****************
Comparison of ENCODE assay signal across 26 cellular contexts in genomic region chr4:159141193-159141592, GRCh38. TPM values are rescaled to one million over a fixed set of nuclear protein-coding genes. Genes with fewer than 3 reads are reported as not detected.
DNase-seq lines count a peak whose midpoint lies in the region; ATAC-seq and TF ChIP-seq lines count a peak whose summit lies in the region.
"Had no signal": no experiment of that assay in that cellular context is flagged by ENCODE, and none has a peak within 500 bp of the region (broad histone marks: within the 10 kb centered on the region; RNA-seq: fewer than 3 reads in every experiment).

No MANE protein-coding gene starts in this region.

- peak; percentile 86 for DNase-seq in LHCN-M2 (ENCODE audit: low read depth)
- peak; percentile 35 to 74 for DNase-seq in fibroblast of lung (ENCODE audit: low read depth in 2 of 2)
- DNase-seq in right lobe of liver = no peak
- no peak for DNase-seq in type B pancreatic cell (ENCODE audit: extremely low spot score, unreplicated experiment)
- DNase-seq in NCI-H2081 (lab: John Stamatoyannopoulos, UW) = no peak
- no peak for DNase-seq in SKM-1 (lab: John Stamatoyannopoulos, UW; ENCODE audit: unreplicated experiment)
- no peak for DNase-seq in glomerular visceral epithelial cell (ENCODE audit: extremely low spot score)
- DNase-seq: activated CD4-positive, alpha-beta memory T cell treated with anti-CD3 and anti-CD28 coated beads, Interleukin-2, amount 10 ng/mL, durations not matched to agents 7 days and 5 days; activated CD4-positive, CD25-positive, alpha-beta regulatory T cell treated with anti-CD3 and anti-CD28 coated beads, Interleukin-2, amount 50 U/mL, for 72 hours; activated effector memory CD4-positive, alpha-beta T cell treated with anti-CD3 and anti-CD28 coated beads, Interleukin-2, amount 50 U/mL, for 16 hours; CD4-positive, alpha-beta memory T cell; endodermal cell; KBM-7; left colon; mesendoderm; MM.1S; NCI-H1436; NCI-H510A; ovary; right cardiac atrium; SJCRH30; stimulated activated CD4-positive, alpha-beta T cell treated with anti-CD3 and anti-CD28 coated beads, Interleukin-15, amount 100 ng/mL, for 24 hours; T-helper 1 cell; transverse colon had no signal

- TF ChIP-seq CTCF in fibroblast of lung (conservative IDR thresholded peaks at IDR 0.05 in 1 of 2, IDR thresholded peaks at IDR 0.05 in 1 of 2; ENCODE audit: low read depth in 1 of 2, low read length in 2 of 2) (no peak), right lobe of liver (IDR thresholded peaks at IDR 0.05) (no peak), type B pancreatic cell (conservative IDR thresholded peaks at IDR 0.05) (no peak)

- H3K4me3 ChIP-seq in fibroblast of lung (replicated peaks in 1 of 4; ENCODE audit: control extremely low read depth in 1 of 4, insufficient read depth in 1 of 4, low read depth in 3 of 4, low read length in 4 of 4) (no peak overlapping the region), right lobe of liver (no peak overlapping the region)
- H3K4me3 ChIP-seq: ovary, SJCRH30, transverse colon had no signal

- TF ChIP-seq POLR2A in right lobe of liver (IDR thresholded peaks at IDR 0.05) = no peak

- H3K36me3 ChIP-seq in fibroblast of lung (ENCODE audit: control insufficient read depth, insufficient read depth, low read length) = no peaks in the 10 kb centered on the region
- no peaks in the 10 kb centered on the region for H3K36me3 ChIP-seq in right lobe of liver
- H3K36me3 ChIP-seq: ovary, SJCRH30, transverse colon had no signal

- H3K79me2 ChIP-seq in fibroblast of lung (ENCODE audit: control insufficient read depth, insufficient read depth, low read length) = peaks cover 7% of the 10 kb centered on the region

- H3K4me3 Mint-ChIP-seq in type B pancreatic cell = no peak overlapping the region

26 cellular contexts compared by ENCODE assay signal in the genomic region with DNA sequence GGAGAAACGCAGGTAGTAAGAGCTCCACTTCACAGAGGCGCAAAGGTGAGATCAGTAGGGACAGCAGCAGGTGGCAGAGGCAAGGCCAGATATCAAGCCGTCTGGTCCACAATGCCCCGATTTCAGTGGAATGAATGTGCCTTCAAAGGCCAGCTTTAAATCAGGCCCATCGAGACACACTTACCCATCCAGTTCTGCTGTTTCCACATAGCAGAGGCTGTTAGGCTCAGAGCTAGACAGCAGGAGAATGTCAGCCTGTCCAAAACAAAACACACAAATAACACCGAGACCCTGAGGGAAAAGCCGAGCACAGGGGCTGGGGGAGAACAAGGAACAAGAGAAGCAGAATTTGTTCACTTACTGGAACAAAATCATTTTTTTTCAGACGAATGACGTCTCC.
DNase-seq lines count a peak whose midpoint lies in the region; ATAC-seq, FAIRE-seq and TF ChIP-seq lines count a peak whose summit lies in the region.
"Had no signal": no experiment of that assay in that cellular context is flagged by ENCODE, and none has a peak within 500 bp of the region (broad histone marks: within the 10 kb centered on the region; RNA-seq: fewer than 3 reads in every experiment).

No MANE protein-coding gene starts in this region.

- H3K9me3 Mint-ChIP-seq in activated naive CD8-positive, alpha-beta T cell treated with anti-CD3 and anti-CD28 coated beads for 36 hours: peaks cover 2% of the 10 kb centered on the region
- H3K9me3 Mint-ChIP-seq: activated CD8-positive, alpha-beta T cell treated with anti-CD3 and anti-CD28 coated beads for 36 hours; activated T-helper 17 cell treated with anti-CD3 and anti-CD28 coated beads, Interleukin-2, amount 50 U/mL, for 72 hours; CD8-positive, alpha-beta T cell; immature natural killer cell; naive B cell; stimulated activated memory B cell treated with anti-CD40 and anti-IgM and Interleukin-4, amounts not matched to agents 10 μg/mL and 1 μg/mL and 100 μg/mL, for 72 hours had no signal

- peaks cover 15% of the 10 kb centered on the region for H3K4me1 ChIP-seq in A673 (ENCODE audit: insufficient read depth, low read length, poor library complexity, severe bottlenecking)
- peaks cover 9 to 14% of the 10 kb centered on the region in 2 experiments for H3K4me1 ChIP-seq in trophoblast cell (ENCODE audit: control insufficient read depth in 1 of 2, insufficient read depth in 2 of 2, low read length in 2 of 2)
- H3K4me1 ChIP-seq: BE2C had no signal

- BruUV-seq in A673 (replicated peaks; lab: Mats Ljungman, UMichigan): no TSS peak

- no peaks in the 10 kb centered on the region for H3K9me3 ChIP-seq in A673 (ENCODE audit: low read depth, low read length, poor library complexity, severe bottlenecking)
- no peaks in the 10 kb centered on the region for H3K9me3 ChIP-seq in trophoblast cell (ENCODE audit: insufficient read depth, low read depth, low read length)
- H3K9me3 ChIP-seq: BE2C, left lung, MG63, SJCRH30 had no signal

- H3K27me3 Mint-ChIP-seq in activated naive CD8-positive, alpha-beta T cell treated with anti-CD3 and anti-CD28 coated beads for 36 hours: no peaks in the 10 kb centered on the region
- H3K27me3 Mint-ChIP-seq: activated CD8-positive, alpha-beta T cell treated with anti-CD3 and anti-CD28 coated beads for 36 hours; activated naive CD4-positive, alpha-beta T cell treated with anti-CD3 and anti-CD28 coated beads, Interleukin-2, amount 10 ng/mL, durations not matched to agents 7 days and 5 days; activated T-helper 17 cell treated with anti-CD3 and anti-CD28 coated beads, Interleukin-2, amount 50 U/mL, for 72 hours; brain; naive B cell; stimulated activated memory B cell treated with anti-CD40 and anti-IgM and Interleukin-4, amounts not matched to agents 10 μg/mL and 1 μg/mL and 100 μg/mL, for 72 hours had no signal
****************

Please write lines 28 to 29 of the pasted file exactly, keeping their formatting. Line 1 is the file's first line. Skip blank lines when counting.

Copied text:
- peaks cover 15% of the 10 kb centered on the region for H3K4me1 ChIP-seq in A673 (ENCODE audit: insufficient read depth, low read length, poor library complexity, severe bottlenecking)
- peaks cover 9 to 14% of the 10 kb centered on the region in 2 experiments for H3K4me1 ChIP-seq in trophoblast cell (ENCODE audit: control insufficient read depth in 1 of 2, insufficient read depth in 2 of 2, low read length in 2 of 2)